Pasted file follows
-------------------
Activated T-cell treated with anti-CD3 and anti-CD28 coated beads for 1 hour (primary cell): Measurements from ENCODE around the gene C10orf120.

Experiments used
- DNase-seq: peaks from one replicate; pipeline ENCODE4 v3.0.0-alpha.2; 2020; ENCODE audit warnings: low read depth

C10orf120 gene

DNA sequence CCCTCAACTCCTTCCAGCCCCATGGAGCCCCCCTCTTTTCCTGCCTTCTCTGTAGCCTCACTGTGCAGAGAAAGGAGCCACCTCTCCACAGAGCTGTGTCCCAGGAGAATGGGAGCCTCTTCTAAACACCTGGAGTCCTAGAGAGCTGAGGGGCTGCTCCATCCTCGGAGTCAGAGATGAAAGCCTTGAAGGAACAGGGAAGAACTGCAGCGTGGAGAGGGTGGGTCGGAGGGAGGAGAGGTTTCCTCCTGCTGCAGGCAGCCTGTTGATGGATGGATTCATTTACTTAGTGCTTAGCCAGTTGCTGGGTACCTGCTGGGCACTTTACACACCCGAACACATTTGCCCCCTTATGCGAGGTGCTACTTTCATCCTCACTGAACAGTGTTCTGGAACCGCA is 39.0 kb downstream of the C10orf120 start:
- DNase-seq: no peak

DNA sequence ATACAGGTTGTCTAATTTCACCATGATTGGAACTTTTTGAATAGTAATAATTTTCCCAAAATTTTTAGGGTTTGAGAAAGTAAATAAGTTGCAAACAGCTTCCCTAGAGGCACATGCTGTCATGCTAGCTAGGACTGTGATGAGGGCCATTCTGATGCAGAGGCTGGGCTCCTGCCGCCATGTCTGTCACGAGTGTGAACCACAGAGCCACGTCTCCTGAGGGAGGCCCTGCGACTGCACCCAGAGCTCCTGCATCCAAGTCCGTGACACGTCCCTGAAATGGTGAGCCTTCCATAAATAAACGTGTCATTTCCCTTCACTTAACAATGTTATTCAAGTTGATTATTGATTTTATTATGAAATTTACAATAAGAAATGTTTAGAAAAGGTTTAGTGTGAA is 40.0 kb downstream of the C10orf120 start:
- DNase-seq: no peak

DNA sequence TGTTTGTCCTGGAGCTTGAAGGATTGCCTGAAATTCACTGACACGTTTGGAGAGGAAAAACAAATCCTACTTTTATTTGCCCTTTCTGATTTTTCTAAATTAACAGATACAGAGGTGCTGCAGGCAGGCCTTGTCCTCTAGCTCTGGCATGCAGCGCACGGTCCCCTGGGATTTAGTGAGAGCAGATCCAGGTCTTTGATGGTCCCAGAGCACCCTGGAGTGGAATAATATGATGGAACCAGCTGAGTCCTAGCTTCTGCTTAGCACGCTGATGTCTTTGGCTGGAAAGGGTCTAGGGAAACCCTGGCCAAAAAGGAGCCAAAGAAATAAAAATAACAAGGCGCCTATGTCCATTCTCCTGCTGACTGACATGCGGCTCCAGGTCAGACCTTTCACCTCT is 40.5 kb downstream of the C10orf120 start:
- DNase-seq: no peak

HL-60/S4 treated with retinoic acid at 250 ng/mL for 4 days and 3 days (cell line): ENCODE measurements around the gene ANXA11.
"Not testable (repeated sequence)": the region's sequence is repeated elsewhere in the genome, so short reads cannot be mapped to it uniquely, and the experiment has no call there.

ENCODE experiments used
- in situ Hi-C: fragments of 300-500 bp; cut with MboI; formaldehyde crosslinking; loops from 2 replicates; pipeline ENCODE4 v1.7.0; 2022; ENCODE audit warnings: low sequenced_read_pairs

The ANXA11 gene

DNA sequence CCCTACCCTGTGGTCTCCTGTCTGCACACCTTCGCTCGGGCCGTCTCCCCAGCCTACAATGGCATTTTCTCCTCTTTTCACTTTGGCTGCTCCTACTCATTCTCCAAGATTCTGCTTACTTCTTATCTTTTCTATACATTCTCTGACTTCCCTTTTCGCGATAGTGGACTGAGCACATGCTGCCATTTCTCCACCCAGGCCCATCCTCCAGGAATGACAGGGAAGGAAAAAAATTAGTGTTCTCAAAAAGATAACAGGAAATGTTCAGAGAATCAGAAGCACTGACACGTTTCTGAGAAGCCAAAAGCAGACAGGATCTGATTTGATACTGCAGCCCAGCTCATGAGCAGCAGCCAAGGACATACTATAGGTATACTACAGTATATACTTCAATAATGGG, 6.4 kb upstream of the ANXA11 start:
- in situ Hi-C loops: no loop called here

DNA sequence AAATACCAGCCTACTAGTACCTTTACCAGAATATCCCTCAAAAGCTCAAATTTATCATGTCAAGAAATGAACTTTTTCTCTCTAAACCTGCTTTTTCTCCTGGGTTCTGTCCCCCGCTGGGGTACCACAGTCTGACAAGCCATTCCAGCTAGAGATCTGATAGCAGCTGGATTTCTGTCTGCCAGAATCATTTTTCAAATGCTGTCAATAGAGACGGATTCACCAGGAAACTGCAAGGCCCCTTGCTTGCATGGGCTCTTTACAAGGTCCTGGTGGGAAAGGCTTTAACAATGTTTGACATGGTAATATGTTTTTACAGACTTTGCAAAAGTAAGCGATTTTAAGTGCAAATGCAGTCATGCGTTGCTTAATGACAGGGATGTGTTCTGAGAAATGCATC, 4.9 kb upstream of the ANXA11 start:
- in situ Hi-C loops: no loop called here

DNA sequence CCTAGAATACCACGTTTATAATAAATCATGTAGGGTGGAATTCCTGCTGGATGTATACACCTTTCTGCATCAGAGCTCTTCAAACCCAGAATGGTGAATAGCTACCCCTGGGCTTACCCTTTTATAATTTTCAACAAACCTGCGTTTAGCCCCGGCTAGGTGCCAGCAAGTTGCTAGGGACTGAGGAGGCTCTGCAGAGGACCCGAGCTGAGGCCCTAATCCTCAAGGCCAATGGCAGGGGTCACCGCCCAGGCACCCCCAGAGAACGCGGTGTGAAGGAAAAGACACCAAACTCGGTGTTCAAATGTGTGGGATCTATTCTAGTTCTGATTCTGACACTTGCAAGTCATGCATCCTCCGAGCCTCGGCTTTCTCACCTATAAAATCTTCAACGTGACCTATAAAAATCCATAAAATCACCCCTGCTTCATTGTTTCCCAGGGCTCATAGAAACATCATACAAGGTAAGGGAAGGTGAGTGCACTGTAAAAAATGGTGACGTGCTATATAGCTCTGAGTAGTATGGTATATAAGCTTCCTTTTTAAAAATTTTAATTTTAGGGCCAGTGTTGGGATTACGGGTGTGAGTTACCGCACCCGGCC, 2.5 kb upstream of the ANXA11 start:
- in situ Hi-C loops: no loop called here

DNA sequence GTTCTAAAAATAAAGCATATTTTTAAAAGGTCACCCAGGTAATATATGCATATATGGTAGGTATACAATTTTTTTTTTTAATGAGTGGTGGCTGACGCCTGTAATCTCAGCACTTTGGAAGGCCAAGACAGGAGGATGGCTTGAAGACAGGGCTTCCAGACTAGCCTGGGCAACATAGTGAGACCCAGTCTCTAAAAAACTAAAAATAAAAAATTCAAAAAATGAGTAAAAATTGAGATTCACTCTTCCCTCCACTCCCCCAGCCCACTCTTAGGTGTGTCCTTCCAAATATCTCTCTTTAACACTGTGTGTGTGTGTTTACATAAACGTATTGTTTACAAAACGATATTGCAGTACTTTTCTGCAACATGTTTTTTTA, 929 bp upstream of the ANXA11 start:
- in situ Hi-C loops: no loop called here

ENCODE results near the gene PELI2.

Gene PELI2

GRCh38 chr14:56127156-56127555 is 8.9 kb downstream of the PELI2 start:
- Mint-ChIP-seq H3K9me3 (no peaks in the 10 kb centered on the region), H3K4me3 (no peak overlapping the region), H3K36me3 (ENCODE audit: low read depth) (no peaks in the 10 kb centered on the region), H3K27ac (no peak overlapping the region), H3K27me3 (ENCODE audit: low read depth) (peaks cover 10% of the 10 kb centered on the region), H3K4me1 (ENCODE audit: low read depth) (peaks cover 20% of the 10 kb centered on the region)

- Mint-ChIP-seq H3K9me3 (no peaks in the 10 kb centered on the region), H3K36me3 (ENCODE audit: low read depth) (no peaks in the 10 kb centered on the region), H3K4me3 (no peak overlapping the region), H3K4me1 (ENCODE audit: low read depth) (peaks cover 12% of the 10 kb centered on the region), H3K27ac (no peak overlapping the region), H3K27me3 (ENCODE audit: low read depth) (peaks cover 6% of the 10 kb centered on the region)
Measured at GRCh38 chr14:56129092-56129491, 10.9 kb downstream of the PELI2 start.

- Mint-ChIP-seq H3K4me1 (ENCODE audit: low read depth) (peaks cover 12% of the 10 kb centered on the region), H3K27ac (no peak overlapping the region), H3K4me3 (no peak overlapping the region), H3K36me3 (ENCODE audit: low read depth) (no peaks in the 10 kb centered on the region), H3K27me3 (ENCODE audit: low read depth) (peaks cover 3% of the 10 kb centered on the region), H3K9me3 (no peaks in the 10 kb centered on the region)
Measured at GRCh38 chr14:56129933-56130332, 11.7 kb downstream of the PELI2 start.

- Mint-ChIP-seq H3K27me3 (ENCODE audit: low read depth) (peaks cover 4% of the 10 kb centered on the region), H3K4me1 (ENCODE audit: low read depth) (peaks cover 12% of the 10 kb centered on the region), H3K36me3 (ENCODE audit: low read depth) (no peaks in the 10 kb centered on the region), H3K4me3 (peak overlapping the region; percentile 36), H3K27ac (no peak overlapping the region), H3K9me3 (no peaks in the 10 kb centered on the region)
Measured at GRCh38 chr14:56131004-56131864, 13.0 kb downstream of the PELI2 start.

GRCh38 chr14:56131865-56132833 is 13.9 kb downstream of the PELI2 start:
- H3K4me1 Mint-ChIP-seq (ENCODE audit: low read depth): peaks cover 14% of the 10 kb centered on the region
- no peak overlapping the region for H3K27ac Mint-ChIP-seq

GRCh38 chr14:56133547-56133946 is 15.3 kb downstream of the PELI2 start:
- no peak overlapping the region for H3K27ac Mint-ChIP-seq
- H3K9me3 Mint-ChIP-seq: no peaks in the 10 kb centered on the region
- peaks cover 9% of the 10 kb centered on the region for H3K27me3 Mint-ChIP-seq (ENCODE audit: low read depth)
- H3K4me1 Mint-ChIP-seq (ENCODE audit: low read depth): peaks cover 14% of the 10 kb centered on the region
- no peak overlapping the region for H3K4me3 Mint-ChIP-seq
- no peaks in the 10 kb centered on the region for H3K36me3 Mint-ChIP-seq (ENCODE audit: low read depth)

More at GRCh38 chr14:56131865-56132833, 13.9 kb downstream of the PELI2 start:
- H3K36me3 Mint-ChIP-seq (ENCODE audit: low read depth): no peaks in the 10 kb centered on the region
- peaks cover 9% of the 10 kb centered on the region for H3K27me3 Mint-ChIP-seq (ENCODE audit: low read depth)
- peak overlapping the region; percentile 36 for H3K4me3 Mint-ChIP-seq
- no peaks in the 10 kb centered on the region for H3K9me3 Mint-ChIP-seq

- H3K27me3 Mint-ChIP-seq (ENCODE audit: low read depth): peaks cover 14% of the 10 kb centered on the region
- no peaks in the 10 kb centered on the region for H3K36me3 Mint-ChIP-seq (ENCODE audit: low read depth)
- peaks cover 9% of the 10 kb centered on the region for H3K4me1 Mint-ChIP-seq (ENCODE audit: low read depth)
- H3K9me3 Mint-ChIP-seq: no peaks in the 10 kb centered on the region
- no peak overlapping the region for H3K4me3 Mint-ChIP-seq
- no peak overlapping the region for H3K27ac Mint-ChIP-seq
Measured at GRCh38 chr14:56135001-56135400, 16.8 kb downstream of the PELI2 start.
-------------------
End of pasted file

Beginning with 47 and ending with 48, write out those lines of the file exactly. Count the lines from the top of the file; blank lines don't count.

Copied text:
- peak overlapping the region; percentile 36 for H3K4me3 Mint-ChIP-seq
- no peaks in the 10 kb centered on the region for H3K9me3 Mint-ChIP-seq